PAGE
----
October 21, 2008
The VIX is not a Fear Index
Posted by Mike Guttentag

The lead article in the business section of yesterday’s New York Times describes the VIX index (the Chicago Board Options Exchange Volatility Index) as “the Fear Index.”    The NYT’s article explains that a “rising VIX is usually regarded as a sign that fear, rather than greed, is ruling the market.”  Although this may be the generally accepted nomenclature, it is misleading to describe what the VIX measures as indicative of the level of “fear” in the market.

The best way to understand the difference between what the VIX measures and our common sense notion of fear is through the use of an analogy.  Think of the equity markets as a person driving along a curvy road.  Suppose we ask that person: how curvy is the road up ahead?  The driver answers: “the road gets much curvier up ahead.”  Now suppose that same person is driving along that same curvy road, and suddenly slows down.  We ask the driver what happened, and he says: “all of a sudden I am not very comfortable driving around those curves at such a fast speed.”  Clearly the second scenario is much closer to our notion of an increase in fear than the first.  Would it even be logical to conclude based on the first scenario that the driver had become more fearful?  Perhaps the driver in the first scenario is simply acknowledging that the terrain is more challenging ahead.

Let me now translate this analogy into finance terms.  The VIX measures how curvy people expect the road ahead will be, not how fast people are willing to drive.  But it is the willingness to drive quickly on a curvy road which comports with our sense of what it means to be more or less fearful.  The metric that tracts the willingness to drive quickly is the return that the marginal investor demands in exchange for holding a risky asset, which is the equity risk premium.  In an earlier post on this blog I discussed how a stock market crash can be explained in terms of a sudden increase in the equity risk premium demanded by the marginal investor.  This would be analogous to the average driver suddenly choosing to drive much slower, a choice made because of an increase in fear.  Such a change, which would be matched by a dramatic drop in the value of equities, provides a better measure of an increased level of “fear” in the market than the VIX index.

Though the more accurate metric, there are certain limitations in using the marginal investor’s equity risk premium as an indicator of the level of “fear” in the market.  First, no index exists to measure the marginal investor’s willingness to hold risky assets at a given time.  Thus, this metric proves useless in generating a number that can be tracked by CNBC.  Second, in early finance work the equity risk premium was assumed to be fixed over time, suggesting that the level of fear in the market was essentially static.  However, the assumption of a fixed equity risk premium was largely used for simplification, and financial economists now reject the assumption that the equity premium does not change. We should not use the VIX as a measure the level of “fear” in the market, as it only leads to a misinterpretation of attitudes toward risk in the market.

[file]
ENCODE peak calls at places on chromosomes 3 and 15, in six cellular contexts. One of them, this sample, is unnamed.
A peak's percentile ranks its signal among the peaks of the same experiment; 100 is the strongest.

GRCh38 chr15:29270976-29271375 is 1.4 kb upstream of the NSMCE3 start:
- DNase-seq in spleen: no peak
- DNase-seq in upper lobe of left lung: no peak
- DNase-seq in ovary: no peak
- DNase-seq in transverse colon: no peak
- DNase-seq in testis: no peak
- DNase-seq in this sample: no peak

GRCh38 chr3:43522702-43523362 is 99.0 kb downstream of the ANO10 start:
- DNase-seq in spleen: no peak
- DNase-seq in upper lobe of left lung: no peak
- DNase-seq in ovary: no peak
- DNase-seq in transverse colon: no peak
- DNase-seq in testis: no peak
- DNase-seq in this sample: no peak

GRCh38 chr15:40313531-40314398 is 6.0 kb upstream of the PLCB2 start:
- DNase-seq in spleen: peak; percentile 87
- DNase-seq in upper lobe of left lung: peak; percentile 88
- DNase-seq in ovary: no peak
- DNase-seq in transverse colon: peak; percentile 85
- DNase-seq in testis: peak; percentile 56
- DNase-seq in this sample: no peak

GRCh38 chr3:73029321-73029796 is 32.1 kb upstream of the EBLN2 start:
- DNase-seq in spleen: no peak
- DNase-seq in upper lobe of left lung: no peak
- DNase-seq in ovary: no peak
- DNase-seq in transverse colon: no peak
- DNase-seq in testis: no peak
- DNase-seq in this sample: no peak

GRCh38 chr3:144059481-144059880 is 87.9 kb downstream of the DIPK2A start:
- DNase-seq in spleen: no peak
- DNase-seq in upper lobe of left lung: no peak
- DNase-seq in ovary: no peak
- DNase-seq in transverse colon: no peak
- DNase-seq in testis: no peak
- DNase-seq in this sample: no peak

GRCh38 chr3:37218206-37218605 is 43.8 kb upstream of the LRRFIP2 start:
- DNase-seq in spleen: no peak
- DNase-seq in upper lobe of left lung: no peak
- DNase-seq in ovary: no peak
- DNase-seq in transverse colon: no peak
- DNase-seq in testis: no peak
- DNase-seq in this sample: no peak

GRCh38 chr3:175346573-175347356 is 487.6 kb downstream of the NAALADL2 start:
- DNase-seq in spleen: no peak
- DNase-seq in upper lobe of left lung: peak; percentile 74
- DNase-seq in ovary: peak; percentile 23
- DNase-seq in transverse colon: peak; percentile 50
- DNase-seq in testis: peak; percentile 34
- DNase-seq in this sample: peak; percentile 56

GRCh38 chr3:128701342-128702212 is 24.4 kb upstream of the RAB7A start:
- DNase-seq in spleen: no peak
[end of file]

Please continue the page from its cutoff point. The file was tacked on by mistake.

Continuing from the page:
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Comments (6)

1. Posted by Bill Sjostrom on October 21, 2008 @ 15:36 | Permalink

One way to look at the VIX is reflective of the demand for put options. As portfolio managers become more fearful of future market declines, they reduce their market exposure by buying S&P 500 put options. This increases the demand for these options which increases their prices. Since all the inputs into the option pricing model other than volatility are relatively fixed and known, the increased prices translate into increases in implied volatility of these options and therefore a jump in the VIX (the VIX is based on the prices of a basket of S&P 500 options). Hence, an increase in the VIX may reflect an increase in put demand which reflects an increase in fear about market declines. Thus, I don’t think it is as misleading as you suggest to call the VIX the Fear Index.


2. Posted by Errol on October 21, 2008 @ 18:10 | Permalink

Nice post Bill. I think your comments are far more accurate than those of this article. Traders use SP500 puts as protection, when the vix increases, its because traders are either taking more insurance or believe the market is heading down.


3. Posted by fedgovernor on October 22, 2008 @ 3:26 | Permalink

If I believe the market is heading down, and I buy SP500 puts ... is that fear?

Or is it merely prudence?

One less inclined to sell newspapers might call the VIX the "Prudence Index."

I buy homeowners insurance not because I fear my house will burn down, but rather because it is prudent to buy insurance. If I really feared my house would burn down, I wouldn't live in it.


4. Posted by Taxrascal on October 23, 2008 @ 13:31 | Permalink

The VIX might be an index of their fundamental fear, versus their fear about their own portfolios. So a high VIX doesn't mean that the average investor expects to lose 20%, but that the average investor has hedged so that a 20% loss in underlying value wouldn't hurt the portfolio so much.

And fedgovernor: it's not a prudence index unless you assume that stocks are overpriced and bound to fall further. If you think that the market is fairly priced, or undervalued, it is extremely imprudent to buy puts right now.


5. Posted by market data excel on March 7, 2011 @ 4:03 | Permalink

Recession is a part of market it can be illuded but can't be avoided. Market is really unsure but It is necessary to keep up with it.


6. Posted by implied volatility on March 7, 2011 @ 4:06 | Permalink

The prediction has come true, but the market is still in dubious situation.

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